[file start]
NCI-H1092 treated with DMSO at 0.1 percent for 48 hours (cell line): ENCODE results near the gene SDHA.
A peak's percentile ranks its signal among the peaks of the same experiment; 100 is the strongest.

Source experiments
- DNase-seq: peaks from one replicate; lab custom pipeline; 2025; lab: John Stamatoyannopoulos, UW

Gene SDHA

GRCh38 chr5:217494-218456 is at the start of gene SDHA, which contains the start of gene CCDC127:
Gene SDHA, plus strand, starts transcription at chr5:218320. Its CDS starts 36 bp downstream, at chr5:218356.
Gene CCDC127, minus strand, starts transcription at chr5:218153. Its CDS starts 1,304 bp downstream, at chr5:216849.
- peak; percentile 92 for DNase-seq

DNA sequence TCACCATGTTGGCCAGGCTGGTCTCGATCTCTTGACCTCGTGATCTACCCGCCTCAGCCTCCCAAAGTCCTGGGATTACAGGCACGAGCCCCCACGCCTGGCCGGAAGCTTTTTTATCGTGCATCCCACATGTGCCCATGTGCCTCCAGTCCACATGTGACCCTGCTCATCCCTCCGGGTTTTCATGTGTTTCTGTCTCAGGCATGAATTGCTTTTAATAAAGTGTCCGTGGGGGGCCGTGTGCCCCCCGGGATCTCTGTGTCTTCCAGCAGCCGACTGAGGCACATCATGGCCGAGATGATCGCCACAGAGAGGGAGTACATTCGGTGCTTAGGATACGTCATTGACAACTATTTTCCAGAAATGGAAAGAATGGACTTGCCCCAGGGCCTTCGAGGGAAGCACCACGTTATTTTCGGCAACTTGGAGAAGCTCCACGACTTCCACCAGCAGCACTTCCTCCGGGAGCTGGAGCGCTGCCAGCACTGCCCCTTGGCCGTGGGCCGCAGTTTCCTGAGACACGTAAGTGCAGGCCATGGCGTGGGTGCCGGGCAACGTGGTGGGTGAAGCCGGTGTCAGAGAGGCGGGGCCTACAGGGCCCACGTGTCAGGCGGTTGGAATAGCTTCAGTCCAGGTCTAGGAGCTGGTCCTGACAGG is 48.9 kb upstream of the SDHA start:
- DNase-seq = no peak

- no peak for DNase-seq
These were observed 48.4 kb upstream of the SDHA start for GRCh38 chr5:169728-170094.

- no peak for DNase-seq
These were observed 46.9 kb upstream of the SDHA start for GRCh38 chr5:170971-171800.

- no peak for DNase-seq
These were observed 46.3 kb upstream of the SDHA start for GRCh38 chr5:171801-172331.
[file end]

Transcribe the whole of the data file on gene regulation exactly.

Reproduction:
NCI-H1092 treated with DMSO at 0.1 percent for 48 hours (cell line): ENCODE results near the gene SDHA.
A peak's percentile ranks its signal among the peaks of the same experiment; 100 is the strongest.

Source experiments
- DNase-seq: peaks from one replicate; lab custom pipeline; 2025; lab: John Stamatoyannopoulos, UW

Gene SDHA

GRCh38 chr5:217494-218456 is at the start of gene SDHA, which contains the start of gene CCDC127:
Gene SDHA, plus strand, starts transcription at chr5:218320. Its CDS starts 36 bp downstream, at chr5:218356.
Gene CCDC127, minus strand, starts transcription at chr5:218153. Its CDS starts 1,304 bp downstream, at chr5:216849.
- peak; percentile 92 for DNase-seq

DNA sequence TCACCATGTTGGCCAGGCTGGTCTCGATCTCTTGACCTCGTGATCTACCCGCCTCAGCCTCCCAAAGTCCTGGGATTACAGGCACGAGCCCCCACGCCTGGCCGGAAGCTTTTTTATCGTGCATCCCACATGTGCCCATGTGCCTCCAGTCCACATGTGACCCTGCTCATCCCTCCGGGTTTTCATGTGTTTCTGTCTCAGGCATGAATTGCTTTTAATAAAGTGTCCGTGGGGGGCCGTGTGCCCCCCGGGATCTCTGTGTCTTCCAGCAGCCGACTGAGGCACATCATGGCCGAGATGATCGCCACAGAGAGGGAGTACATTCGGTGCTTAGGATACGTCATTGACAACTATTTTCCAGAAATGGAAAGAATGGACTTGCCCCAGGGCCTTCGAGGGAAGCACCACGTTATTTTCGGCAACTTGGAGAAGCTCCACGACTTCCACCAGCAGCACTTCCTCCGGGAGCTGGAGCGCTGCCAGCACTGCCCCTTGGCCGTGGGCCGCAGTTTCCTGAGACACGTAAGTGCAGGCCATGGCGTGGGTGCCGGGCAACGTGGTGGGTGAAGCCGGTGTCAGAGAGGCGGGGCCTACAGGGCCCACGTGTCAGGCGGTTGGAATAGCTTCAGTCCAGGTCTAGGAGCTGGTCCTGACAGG is 48.9 kb upstream of the SDHA start:
- DNase-seq = no peak

- no peak for DNase-seq
These were observed 48.4 kb upstream of the SDHA start for GRCh38 chr5:169728-170094.

- no peak for DNase-seq
These were observed 46.9 kb upstream of the SDHA start for GRCh38 chr5:170971-171800.

- no peak for DNase-seq
These were observed 46.3 kb upstream of the SDHA start for GRCh38 chr5:171801-172331.